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ETFs are here to stay, Invesco says

Don’t count on exchange-traded funds to go anywhere, Invesco’s head of ETFs said Monday.

“We went through the dotcom bubble bust, the credit crisis and other extreme periods of time, and ETFs have continued to grow,” Dan Draper told CNBC’s Bob Pisani.

Critics of ETFs say they can tempt a prepare to increased volatility. Jack Bogle, the late founder of The Vanguard Group, said most of the trading in ETFs was done by “monetary institutions that use them to hedge or equitize cash reserves.”

Draper maintains, however, investors are now “looking at mechanisms like quality and low volatility,” particularly when investing in the Invesco QQQ Trust.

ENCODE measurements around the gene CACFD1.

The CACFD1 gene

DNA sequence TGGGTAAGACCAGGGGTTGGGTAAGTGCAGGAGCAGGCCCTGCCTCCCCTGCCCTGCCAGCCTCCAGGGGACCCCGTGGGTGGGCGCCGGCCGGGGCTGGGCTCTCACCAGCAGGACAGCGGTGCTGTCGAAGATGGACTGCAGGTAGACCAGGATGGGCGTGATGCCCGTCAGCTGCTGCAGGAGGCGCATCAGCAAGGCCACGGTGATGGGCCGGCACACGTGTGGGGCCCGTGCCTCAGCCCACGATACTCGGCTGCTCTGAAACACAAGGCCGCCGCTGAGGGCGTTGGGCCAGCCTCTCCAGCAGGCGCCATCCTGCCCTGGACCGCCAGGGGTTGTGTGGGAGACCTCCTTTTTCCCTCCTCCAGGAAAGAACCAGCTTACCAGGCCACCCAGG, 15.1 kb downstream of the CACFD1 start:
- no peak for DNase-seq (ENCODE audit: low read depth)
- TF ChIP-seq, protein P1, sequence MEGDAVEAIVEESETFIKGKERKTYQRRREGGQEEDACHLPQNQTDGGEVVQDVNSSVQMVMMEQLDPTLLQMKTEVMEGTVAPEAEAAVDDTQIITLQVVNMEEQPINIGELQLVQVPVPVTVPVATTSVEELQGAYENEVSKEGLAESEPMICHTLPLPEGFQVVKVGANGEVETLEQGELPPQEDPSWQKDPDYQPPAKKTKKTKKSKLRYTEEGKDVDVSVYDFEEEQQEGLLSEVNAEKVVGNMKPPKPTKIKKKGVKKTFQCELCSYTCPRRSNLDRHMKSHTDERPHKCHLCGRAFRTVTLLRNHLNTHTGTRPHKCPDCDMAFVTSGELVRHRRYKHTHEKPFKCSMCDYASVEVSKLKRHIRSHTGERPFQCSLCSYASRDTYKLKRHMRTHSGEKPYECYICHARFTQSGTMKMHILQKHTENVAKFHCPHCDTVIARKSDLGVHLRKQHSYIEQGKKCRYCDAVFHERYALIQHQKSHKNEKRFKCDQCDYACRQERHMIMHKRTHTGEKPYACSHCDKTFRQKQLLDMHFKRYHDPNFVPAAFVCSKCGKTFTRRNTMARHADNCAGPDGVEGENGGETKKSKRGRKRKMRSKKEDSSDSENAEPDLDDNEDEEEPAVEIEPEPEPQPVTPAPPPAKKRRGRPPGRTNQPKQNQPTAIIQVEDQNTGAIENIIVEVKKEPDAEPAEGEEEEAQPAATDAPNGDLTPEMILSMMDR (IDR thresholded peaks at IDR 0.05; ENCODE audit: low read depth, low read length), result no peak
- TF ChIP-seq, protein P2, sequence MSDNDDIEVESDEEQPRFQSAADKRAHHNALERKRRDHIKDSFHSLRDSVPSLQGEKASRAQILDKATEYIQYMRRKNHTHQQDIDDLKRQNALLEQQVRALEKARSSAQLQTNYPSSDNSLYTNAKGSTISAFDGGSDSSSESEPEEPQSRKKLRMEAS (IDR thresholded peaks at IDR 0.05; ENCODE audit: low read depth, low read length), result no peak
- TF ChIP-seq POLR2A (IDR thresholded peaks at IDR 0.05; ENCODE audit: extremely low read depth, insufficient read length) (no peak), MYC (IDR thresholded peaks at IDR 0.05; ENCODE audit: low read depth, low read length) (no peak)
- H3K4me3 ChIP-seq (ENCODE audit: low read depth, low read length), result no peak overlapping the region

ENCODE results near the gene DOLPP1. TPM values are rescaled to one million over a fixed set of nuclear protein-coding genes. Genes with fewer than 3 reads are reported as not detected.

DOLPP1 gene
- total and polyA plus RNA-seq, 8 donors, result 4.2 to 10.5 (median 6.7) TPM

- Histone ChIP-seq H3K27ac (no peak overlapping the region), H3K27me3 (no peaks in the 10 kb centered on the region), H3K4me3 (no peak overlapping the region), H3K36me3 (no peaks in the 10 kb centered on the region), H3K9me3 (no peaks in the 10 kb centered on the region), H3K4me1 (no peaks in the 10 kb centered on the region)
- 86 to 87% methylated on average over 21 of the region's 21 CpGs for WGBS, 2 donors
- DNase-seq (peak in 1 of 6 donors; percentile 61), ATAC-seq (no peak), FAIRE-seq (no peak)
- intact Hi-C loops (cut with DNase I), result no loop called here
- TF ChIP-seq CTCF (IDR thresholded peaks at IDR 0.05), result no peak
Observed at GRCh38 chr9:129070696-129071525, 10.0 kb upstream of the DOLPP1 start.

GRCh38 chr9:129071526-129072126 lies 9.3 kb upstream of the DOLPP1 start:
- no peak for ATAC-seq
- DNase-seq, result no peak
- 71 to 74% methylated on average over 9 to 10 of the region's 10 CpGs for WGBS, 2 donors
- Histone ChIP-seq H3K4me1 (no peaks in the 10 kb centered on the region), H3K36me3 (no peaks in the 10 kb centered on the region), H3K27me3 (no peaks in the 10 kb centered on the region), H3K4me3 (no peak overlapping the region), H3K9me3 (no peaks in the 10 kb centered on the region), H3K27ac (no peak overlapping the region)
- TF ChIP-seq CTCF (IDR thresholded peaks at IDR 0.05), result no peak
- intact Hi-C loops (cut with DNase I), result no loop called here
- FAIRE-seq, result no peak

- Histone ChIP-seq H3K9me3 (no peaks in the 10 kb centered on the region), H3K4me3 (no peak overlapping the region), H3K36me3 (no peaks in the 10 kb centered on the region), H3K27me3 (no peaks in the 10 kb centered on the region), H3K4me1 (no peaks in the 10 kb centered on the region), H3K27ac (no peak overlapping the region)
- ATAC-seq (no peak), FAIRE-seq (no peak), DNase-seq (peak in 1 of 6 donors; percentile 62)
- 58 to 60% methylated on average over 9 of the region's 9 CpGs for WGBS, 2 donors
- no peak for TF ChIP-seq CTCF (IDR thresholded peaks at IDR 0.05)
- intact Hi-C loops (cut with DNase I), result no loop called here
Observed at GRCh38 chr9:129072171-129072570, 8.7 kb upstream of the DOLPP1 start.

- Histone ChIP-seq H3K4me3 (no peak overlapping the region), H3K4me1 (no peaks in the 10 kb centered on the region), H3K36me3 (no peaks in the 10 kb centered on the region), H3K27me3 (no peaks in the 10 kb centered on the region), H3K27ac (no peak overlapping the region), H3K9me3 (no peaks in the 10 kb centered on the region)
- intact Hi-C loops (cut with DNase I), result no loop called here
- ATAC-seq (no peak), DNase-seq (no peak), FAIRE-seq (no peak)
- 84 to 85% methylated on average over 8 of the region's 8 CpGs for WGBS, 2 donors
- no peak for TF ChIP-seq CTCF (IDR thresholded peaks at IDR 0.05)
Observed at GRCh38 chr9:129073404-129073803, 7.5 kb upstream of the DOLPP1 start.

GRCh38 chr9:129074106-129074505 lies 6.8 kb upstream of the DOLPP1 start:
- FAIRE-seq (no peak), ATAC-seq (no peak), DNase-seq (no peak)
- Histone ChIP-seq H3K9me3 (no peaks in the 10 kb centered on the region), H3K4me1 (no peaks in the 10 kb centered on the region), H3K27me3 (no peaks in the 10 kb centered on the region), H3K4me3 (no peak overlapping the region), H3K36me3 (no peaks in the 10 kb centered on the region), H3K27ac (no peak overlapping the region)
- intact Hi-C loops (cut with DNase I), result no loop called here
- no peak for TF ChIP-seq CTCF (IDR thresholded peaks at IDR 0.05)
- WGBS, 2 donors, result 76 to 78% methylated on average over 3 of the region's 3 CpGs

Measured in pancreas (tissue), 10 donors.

Draper made his comments on the day the QQQ ETF, a widely persevered exchange-traded fund, turned 20 years old. The ETF, which is commonly referred to as “the Qs,” was launched in 1999 during the height of the dotcom froth.

In that time, the Qs are up more than 200 percent, outperforming the SPDR S&P 500 ETF Trust — which tracks the bimbo index — by more than 100 percentage points.

QQQ vs SPY in past 20 years

Source: FactSet

The Qs were with dispatch adopted as a proxy for big tech given its exposure to large-cap stocks in the space. The fund’s largest holdings by weight are Microsoft, Alphabet, Apple, Amazon and Facebook. Those five ordinaries alone make up more than 40 percent of the Qs in terms of weight.

But Draper said it can be used for more than tail find tech. “It is a proxy for growth in the U.S. in particular. It’s not just technology, but consumer areas as well as biotechs,” he said.

—CNBC’s Kirsten Chang bestowed to this report.

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